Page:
Her sound violates rules, dispossesses the listener of critical judgment, and dislodges from the mind all notions of the operatic “beautiful” embodied, for instance, by the crystal-voiced singer—and Callas rival—of the time, Renata Tebaldi. The Callas rendition of the “una macchia” phrase is not beautiful. It is beyond beautiful—or, rather, “beautiful” becomes a reductive, almost absurd adjective in this case. The effect of the Callas voice surpasses the beautiful to dwell in that realm that has incited analysis and redefinition through time, ever since its 1st century introduction to the Western world by Longinus: the Sublime.

How did the Sublime make its debut? Longinus was the first writer and critic, albeit of a mysterious identity, to broach the subject in his 1st century AD treatise On the Sublime (Perì Hýpsous) written in epistolary form and dedicated to the Roman public figure Posthumius Terentianus. The treatise is a work of literary criticism that cites, analyzes, and mentions numerous authors. At a first reading, varied definitions of the Sublime emerge, such as loftiness and excellence of language, the image of greatness of soul, an imperious and irresistible force, and spontaneous illumination of an entire subject.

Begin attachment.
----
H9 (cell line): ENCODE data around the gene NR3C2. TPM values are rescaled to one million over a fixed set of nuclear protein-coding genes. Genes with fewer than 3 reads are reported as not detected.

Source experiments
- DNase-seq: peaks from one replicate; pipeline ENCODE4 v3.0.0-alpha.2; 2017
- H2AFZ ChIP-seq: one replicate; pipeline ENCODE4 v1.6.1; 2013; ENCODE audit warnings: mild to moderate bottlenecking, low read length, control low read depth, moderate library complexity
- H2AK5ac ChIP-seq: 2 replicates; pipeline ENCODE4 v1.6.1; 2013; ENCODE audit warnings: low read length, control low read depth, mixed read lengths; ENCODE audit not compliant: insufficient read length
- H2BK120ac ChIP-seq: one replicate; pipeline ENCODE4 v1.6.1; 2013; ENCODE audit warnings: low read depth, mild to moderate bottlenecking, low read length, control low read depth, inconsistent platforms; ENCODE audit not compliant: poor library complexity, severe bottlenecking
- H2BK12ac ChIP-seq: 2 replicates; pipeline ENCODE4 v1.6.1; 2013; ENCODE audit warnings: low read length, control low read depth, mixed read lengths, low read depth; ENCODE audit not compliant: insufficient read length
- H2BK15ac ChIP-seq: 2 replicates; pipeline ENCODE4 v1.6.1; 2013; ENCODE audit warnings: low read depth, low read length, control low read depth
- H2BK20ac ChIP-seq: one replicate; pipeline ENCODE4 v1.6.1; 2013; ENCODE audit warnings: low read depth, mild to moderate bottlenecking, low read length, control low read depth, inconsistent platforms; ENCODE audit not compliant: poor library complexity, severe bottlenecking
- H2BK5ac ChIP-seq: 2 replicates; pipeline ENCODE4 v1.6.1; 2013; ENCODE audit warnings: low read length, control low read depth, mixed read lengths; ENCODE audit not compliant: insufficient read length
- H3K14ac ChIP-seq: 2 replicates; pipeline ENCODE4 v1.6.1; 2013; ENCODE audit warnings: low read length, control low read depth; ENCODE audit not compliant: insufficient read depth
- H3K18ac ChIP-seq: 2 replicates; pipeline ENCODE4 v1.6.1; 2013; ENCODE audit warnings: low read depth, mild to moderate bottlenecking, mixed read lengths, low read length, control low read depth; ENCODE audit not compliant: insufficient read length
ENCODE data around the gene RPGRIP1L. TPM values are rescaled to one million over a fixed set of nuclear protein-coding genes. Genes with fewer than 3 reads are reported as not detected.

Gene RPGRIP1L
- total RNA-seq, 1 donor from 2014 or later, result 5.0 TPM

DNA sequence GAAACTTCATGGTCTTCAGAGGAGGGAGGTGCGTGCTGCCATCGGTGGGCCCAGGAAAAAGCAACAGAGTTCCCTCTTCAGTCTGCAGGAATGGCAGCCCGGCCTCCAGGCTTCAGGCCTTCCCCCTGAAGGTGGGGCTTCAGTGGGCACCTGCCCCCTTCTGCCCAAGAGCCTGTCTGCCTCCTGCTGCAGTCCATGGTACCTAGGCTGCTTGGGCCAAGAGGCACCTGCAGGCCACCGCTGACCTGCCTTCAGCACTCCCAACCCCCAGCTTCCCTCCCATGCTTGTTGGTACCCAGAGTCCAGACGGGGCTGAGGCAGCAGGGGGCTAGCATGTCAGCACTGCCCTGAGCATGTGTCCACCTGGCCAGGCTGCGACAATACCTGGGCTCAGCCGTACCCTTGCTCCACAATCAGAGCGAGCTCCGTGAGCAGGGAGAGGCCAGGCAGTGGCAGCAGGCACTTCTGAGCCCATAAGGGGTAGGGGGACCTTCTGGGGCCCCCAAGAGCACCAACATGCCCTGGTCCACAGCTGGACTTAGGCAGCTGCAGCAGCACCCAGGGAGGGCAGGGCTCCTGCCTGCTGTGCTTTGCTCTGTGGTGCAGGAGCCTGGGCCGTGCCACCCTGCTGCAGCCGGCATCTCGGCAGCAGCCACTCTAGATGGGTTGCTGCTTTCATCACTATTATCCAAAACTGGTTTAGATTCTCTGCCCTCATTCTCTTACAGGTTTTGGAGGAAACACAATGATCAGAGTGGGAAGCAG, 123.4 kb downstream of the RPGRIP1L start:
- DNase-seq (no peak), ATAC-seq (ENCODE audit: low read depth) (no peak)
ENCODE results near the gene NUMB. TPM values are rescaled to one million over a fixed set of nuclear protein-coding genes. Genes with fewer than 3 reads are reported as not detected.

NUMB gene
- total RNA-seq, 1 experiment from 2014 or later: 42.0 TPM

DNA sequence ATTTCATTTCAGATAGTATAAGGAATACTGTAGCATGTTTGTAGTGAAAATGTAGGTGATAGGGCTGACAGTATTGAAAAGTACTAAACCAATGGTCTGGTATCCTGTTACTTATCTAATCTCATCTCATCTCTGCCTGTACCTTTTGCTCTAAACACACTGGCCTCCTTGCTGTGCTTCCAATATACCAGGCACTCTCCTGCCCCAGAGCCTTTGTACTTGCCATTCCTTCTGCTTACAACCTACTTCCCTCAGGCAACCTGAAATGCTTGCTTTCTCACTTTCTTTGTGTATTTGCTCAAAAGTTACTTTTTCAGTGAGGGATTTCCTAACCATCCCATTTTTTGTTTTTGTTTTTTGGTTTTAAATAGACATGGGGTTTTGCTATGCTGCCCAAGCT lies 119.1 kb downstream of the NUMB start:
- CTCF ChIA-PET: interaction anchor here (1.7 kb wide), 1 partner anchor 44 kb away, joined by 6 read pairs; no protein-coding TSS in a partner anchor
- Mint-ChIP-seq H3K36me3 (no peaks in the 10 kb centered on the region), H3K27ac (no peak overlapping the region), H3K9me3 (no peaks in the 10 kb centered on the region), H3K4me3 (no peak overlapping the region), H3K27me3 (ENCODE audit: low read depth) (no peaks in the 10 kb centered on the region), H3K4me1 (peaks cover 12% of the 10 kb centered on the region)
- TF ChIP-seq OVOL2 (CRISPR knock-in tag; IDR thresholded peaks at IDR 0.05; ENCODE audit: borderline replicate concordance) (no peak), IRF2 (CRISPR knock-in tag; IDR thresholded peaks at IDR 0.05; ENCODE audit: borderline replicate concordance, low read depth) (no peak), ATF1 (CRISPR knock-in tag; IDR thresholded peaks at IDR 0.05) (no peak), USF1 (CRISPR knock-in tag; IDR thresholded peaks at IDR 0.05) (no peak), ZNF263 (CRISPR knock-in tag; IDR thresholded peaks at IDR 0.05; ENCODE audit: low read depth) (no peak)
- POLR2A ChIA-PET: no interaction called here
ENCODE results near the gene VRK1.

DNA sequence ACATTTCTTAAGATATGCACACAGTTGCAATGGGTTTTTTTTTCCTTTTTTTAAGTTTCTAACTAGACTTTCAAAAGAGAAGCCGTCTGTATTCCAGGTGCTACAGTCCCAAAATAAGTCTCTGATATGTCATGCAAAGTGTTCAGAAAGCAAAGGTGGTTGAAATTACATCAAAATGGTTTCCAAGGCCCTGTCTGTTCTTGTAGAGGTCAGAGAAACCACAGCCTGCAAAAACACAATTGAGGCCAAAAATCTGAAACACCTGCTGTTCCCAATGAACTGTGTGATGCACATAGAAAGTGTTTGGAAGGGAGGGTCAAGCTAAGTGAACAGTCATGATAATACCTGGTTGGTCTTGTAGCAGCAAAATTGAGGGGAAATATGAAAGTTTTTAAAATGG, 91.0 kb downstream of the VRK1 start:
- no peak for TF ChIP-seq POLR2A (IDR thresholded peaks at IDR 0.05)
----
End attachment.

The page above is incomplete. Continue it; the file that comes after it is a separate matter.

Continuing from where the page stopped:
But what is the most compelling message of the work is Longinus’ perspective on the reciprocal relationship between instruction and genius in an artist’s achievement of the Sublime. Mastery of a craft derives not only from teachers’ instructions but also, or especially, from the genius of the artist. This is how craft and genius are reciprocal: it is not only genius that is shaped by instruction in the craft, but craft itself is guided by genius. One can easily transfer this concept to the artistry of Callas who learned her art form through meticulous study as through an innate abandonment to her genius in interpretation.